Shell discounts move to buy back shares

Shell, the Anglo-Dutch oil giant, yesterday dismissed any imminent moves to follow British Petroleum's share buyback plans as it disappointed investors with a bigger-than- expected fall in second-quarter profits.

Shares in the group fell 14.5p to 458.5p against a soaring stock market as Shell revealed a 10 per cent drop in net income between April and June to pounds 1.07bn. It left earnings for the first half of the year down 15 per cent to pounds 2.49bn.

Mark Moody-Stuart, Shell's group managing director, said share buybacks had been considered often but were "just a non-starter" because of a 25 per cent tax charge for investors in the Netherlands.

BP this week announced plans to buy back shares next year to raise its debt levels. Shell, in contrast, has pounds 7bn of cash in the bank.

Hinting at the possibility of a generous interim dividend increase in September, Mr Moody-Stuart said: "I haven't heard shareholders complaining lately. Shell is a huge cash-generating machine."

Shell blamed the profits drop partly on the increase in the value of sterling, which knocked pounds 117m off second-quarter earnings. Another pounds 30m was wiped from chemicals profits after what the group described as "not terribly good planning" saw almost three quarters of the division's maintenance budget spent in just three months. It left chemicals profits outside the US down by 38 per cent in the second quarter to pounds 86m.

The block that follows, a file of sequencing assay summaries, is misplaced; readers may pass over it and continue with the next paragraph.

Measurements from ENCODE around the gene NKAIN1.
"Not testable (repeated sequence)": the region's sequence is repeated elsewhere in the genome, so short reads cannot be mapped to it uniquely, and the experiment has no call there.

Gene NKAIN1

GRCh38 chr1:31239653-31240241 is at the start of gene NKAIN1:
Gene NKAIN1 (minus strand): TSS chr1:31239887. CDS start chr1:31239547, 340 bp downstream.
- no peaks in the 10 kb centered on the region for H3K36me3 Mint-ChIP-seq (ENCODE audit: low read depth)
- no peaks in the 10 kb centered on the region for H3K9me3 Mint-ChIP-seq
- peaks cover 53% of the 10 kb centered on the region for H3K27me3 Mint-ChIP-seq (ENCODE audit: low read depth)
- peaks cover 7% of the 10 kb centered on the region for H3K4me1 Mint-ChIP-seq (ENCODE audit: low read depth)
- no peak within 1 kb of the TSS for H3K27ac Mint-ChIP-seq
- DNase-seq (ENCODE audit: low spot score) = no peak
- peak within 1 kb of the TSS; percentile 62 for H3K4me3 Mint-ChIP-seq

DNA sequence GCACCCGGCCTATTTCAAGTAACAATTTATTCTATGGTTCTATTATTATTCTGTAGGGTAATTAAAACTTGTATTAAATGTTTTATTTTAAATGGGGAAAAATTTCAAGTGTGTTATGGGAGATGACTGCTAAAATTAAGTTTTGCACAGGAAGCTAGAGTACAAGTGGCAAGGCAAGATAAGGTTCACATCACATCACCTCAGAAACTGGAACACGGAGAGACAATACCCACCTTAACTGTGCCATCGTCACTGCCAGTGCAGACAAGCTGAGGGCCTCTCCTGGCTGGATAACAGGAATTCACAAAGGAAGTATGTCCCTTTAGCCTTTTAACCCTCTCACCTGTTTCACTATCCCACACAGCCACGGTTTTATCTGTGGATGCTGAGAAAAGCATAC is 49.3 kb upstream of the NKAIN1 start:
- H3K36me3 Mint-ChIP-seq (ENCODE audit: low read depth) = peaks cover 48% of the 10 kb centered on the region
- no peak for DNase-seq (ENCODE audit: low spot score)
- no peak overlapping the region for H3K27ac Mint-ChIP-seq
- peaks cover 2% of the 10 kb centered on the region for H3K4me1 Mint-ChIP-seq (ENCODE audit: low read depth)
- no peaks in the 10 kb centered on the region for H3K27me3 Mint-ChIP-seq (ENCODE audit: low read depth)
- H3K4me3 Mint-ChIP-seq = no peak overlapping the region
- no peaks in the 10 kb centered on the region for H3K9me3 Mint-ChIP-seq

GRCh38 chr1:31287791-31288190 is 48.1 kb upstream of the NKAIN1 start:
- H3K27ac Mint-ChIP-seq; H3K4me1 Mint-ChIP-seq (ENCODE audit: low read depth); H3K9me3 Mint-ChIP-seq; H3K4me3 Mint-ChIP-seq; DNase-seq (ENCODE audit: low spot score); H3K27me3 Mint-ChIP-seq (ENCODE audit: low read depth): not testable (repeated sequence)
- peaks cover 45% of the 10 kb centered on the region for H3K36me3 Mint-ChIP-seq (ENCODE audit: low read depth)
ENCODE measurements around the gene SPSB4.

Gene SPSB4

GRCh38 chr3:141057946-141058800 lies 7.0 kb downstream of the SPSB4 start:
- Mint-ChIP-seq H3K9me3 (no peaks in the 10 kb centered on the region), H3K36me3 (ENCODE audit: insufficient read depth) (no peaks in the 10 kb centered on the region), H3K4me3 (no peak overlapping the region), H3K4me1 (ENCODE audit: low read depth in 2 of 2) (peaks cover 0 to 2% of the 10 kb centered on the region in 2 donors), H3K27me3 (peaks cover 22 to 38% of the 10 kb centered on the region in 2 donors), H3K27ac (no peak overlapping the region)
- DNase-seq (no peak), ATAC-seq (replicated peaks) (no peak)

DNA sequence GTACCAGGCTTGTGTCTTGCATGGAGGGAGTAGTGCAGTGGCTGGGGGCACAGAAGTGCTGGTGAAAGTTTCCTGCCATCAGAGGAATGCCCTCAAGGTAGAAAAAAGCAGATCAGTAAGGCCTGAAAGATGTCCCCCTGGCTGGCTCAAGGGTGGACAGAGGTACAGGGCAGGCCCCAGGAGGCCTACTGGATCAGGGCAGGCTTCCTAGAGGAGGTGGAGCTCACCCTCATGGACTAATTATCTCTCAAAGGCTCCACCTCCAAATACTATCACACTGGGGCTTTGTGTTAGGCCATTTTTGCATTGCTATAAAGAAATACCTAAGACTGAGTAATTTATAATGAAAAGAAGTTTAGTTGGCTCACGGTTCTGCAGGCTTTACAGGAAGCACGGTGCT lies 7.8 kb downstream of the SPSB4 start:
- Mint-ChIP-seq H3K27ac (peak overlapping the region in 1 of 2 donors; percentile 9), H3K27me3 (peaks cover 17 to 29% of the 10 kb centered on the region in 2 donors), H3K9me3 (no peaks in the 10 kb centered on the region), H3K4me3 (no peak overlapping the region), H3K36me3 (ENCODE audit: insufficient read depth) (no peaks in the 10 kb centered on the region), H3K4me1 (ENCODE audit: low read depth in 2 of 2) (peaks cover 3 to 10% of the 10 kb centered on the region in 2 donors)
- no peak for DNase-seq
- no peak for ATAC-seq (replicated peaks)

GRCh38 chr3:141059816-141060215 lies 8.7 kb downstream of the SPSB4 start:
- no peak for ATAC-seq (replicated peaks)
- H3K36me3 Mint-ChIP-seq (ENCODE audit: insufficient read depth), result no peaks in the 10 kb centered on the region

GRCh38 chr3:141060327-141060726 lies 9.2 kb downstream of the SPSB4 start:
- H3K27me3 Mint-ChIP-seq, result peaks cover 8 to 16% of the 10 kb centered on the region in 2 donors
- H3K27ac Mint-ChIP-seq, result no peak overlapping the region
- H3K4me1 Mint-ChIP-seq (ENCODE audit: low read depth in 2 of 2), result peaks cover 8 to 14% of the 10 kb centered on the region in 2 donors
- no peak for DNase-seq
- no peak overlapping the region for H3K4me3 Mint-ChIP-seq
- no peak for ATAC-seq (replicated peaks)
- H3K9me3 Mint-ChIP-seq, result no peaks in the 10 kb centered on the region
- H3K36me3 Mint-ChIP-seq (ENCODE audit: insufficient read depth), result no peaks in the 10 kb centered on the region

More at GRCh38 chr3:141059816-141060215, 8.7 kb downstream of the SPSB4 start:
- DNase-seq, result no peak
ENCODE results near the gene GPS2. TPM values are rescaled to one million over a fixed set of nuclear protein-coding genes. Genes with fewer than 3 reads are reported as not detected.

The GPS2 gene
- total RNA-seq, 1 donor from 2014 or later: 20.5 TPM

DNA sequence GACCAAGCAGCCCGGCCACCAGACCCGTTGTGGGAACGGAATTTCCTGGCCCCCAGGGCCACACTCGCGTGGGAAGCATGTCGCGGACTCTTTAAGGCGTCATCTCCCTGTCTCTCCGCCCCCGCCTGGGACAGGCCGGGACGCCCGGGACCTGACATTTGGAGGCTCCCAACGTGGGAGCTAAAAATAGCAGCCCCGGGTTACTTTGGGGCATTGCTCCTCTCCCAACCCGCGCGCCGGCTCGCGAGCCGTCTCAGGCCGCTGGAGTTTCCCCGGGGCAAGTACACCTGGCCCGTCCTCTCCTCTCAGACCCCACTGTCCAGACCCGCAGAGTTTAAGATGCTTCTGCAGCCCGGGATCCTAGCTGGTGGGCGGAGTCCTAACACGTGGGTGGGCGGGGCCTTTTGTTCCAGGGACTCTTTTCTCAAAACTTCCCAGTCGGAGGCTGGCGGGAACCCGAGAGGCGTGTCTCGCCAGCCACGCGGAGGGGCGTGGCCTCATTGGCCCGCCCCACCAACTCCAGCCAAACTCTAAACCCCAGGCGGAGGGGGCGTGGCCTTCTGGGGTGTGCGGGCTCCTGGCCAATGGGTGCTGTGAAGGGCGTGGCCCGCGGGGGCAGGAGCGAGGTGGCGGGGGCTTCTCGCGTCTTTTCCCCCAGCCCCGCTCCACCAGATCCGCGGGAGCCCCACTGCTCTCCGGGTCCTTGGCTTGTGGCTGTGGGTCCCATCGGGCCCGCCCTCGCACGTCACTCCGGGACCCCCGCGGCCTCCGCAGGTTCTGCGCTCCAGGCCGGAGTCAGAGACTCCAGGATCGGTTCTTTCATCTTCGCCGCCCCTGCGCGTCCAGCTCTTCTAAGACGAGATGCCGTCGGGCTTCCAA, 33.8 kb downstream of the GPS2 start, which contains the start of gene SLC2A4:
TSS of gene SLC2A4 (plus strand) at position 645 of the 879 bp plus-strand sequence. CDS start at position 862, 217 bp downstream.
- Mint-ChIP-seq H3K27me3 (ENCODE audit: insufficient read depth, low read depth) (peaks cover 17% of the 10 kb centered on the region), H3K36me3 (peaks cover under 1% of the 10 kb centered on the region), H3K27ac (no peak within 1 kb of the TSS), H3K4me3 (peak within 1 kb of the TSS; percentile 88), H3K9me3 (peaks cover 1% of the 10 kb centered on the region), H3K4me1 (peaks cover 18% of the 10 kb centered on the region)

In a clear indication yesterday of Shell's drive to inject a more entrepreneurial culture into the organisation, Mr Moody-Stuart revealed that the group was unlikely to meet this year's pounds 8bn investment target. Just 38 per cent of the annual budget was spent by the middle of this year, suggesting divisional managers were paying greater attention to profits.

Shell's rate of return on capital fell in the first half of the year from 11.8 per cent to 11.5 per cent, compared with a modest internal target of 12 per cent and BP's surprise surge in returns to 19 per cent earlier this week.

Fergus McCleod, oil analyst with NatWest Securities, welcomed the investment slowdown. "It's virtually impossible now for them to spend their full investment budget for this year. This is a hopeful sign that efficiencies will come through to the bottom line faster than expected."

Suggested Topics
Start your day with The Independent, sign up for daily news emails
ebooks
ebooksA special investigation by Andy McSmith
  • Get to the point
Latest stories from i100
Have you tried new the Independent Digital Edition apps?
Independent Dating
and  

By clicking 'Search' you
are agreeing to our
Terms of Use.

iJobs Job Widget
iJobs Money & Business

Ashdown Group: Marketing Manager - B2B, Corporate - City, London

£45000 - £50000 per annum + benefits : Ashdown Group: A highly successful, glo...

Neil Pavier: Commercial Analyst

£50,000 - £55,000: Neil Pavier: Are you a professionally qualified commercial ...

Loren Hughes: Financial Accountant